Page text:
The Nigerian Government on Tuesday announced it has approved a national dairy policy to guide operations in the dairy value chain, boost livestock production, and reduce attacks on farmers by herders.
This was disclosed by the Minister of Agriculture and Rural Development, Dr. Mohammed Abubakar, in Abuja, speaking on the upcoming 2023 World Milk Day from May 31 to June 1.
Abubakar said the policy was necessary to ensure a stable and sustainable dairy sector, that would give livestock farmers a sense of belonging.
The Minister noted that this year’s milk day theme will be ‘Sustainable Dairy: Good for Planet, Good for You”, which he says speaks directly to the need for deliberate efforts to make milk production, collection, and processing climate-smart, the report added:
- “Abubakar said the policy was necessary to ensure a stable and sustainable dairy sector, that would give livestock farmers a sense of belonging. It also reduces the protracted conflict between farmers and herders.
- “The policy is also aimed to drive massive investments in the industry to create jobs and wealth for Nigerians.
Milk value chain
The Minister noted that the celebrations and interventions in the dairy value chain, have positively impacted the sector and elicited an upsurge in dairy activities in Nigeria, adding:
- “This is evidenced by the huge number of requests for collaboration from stakeholders in the industry and increased interest in the development of the dairy sector.
- “This is also a pointer to the positive impact the Federal Ministry of Agriculture and Rural Development and its partners have made in intensifying the need for backward integration.
- “As well as looking inwards and developing our indigenous dairy industry in line with the present administration’s policy on local content,” he said.
The Minister added that the Agric Ministry through the Bank of Agriculture, would provide financial empowerment to livestock farmers to enhance their productivity and resilience, citing that Nigeria’s dairy industry would continue to receive support to boost the production of quality milk, meat, and other products.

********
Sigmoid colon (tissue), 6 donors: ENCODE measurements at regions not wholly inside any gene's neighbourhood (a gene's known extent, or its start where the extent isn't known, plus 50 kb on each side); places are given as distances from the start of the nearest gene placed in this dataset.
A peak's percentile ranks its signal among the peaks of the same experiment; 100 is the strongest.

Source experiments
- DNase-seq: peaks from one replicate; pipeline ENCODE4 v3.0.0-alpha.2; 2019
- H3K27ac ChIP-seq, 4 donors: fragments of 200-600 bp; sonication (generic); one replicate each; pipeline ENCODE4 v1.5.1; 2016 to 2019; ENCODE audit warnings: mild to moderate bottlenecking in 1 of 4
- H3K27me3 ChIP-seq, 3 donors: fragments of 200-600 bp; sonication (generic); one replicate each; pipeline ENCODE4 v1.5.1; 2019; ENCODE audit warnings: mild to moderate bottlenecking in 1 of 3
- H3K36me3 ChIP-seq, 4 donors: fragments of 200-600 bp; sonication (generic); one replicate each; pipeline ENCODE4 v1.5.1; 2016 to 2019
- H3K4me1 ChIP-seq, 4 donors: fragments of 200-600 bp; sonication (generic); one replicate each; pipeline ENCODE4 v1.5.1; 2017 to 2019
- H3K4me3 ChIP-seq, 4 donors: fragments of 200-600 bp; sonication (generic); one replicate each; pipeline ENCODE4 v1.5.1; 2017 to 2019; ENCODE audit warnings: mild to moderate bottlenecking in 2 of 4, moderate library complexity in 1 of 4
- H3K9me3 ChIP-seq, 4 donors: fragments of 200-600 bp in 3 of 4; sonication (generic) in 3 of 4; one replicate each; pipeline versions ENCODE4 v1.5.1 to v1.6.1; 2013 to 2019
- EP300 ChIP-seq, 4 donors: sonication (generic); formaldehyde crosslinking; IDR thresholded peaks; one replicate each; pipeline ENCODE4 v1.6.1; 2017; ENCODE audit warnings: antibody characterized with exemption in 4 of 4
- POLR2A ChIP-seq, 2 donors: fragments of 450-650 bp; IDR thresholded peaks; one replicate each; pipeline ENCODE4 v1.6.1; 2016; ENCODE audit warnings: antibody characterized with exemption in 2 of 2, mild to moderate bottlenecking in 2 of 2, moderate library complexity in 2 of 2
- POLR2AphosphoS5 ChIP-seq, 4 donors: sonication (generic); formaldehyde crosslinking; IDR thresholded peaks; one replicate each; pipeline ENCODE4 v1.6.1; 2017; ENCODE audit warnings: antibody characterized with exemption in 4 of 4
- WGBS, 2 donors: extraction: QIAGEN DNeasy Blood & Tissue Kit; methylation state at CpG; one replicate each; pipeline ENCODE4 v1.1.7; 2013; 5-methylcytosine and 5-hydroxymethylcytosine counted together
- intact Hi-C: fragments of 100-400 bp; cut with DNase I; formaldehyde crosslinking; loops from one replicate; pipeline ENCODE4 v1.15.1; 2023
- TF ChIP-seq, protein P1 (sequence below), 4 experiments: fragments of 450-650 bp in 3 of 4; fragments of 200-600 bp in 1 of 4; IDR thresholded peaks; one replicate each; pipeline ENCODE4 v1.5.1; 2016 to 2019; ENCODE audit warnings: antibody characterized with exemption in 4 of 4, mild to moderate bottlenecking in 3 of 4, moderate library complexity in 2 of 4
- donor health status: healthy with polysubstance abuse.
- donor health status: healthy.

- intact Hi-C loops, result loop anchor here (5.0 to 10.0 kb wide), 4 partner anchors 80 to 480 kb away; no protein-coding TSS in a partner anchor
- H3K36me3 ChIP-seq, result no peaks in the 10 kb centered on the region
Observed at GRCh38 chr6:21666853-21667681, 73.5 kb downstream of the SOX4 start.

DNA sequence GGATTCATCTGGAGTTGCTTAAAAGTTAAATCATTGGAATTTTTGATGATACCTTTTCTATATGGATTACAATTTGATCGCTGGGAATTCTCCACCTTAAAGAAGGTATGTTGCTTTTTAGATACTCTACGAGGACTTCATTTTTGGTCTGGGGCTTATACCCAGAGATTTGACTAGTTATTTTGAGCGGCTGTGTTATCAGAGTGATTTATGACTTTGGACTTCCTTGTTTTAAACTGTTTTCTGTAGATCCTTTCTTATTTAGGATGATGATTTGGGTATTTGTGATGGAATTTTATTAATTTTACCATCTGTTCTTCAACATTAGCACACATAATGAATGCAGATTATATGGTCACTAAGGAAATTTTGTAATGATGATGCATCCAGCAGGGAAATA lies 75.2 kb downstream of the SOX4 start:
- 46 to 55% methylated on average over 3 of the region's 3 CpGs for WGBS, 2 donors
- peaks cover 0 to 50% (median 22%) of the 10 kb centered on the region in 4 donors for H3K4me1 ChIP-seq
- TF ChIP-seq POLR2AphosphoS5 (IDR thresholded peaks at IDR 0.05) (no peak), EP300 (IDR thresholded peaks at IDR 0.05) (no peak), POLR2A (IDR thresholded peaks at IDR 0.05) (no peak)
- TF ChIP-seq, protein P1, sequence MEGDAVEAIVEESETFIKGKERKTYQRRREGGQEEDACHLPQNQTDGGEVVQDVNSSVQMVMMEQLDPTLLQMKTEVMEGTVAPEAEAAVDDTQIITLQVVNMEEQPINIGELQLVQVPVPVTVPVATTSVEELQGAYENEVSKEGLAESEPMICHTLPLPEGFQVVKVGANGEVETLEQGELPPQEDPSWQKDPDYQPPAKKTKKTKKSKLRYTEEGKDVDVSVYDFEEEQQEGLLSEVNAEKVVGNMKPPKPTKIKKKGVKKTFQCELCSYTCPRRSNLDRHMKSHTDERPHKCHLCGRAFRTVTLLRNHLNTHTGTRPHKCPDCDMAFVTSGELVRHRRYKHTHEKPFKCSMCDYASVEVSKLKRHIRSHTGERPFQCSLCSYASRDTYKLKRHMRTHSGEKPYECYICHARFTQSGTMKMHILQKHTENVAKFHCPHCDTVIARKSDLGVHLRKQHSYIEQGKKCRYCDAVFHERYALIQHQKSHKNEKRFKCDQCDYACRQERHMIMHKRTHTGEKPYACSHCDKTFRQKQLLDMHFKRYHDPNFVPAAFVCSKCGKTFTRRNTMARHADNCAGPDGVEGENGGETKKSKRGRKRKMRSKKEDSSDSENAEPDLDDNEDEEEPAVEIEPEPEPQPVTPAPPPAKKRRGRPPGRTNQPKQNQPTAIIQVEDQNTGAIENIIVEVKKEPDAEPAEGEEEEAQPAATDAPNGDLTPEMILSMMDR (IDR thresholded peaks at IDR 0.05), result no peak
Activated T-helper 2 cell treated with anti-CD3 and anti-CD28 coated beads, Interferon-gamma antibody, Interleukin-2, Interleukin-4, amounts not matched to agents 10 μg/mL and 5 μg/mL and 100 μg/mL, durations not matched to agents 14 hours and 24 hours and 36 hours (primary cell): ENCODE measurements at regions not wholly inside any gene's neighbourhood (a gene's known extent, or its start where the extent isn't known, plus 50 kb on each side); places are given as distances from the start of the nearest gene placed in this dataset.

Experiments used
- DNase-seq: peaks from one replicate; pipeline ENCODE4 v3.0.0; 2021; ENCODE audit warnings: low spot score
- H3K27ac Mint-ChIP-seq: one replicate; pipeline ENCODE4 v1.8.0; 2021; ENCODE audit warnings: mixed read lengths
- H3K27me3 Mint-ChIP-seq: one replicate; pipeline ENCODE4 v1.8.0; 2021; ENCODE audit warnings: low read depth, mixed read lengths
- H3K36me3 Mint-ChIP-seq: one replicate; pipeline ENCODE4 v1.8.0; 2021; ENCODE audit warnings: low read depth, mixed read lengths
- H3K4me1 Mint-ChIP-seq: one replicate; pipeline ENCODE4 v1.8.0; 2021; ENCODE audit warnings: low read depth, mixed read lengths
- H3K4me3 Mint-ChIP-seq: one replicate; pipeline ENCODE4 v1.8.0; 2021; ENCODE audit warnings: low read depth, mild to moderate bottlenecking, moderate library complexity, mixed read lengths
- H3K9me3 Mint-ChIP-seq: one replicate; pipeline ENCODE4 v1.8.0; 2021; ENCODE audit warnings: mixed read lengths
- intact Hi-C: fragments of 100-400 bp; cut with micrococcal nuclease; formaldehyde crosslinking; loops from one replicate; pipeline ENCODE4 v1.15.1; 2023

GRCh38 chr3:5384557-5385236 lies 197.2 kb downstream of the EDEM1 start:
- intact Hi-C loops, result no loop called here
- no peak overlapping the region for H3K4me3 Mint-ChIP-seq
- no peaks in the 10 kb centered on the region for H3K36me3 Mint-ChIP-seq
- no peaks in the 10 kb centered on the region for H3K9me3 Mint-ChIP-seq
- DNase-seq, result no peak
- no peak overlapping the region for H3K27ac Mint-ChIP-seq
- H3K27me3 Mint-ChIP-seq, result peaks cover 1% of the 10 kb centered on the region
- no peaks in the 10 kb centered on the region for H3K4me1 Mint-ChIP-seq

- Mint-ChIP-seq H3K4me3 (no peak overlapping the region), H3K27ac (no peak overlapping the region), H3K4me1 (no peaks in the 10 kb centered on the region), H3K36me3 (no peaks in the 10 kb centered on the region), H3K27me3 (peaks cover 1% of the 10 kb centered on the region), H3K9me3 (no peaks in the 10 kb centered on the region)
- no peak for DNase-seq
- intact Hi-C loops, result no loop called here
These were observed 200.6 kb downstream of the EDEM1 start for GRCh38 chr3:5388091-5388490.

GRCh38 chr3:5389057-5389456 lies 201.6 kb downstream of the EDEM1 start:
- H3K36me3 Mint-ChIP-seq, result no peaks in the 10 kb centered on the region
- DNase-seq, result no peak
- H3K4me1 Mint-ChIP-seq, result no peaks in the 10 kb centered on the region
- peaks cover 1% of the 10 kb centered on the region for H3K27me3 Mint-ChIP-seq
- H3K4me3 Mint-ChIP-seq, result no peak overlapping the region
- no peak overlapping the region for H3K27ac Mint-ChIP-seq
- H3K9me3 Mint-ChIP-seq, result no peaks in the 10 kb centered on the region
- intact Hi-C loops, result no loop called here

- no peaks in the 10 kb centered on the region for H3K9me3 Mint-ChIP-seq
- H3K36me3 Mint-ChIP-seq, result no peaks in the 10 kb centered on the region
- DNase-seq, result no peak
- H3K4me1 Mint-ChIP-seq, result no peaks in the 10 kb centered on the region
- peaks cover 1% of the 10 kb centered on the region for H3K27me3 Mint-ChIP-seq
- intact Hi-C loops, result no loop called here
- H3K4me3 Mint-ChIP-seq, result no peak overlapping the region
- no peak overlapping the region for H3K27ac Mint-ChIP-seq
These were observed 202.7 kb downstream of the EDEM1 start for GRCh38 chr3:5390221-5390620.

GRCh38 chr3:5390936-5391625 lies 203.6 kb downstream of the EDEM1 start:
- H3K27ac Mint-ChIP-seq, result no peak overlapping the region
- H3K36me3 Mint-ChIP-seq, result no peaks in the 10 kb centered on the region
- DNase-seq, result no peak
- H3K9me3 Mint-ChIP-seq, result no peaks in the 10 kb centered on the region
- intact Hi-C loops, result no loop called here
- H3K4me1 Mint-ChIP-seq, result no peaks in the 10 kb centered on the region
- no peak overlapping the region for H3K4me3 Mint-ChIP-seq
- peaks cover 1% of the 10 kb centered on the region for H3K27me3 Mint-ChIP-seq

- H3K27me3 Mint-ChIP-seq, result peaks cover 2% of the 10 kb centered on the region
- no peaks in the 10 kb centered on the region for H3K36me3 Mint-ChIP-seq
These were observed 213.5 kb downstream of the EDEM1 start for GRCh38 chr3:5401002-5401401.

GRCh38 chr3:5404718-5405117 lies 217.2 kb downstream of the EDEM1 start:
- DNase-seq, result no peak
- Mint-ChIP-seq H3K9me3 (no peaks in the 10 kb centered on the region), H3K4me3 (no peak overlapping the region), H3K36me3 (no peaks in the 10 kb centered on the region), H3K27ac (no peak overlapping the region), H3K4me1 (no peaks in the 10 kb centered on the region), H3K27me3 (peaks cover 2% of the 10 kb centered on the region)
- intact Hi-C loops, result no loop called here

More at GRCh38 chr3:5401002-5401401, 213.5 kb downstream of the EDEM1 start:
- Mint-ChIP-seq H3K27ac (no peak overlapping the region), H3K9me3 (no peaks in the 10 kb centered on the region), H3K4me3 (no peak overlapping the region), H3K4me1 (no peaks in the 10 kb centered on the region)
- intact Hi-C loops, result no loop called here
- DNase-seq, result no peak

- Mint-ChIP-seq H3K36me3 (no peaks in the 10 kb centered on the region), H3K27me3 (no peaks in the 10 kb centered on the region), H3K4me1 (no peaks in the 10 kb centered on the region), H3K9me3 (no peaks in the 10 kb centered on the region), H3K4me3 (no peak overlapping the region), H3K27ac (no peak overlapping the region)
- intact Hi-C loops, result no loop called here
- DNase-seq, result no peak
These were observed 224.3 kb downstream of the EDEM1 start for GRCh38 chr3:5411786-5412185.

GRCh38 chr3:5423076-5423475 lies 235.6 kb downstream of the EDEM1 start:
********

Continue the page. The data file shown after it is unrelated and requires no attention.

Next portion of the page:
On the impacts the ministry had made in dairy farming, he said capacity building and empowerment on hygienic milk production and processing, construction and equipping of 13 milk collection centers in Taraba, Adamawa, Bauchi, Gombe, Kwara, Niger, and Plateau States
- . “Through the Central Bank of Nigeria’s backward integration, the dairy sector was revitalised and has attracted foreign investments and the creation of ranches across the country.
The National President, of the Commercial Dairy Ranchers Association of Nigeria (CODARAN), Dianabasi Akpainyang, commended Federal Government over the approval of the policy, urging dairy ranchers in the country to support the government’s effort in order to have a competitive and productive dairy sub-sector.
What you should know
Nairametrics reported last year that The Federal Government disclosed that its target for milk production is 1.6 billion liters per annum to achieve self-sufficiency in livestock products and animal protein needs.
This was disclosed by Minister of Agriculture and Rural Development, Dr. Mohammad Abubakar, while unveiling the National Pasture Development Programme (NAPDEP), in Paikon Kore grazing reserve, in Abuja.
The minister stated that currently, 95% of Nigeria′s ruminant production is primarily managed under the traditional pastoral system, according to NAN.
Impact of the traditional pastoral system on Nigeria’s livestock industry
- Abubakar said,” It is worth noting that more than 95% of Nigeria′s ruminant production is primarily managed under the traditional pastoral system,” citing that it was a characteristic of an extensive system where naturally grown pastures were the main source of nutrition for the animals.
- ”Therefore, herders and husbanders rely on mobility in search of feeds, water, and friendly grazing areas.
- ”The result of this continuous movement in search of pasture has adversely affected the animals’ attainment of their optimal productivity and consistently impaired our national capacity for self-sufficiency
- “It also affected livestock products and animal protein needs, especially our national target of 1.6 billion liters of milk per annum.”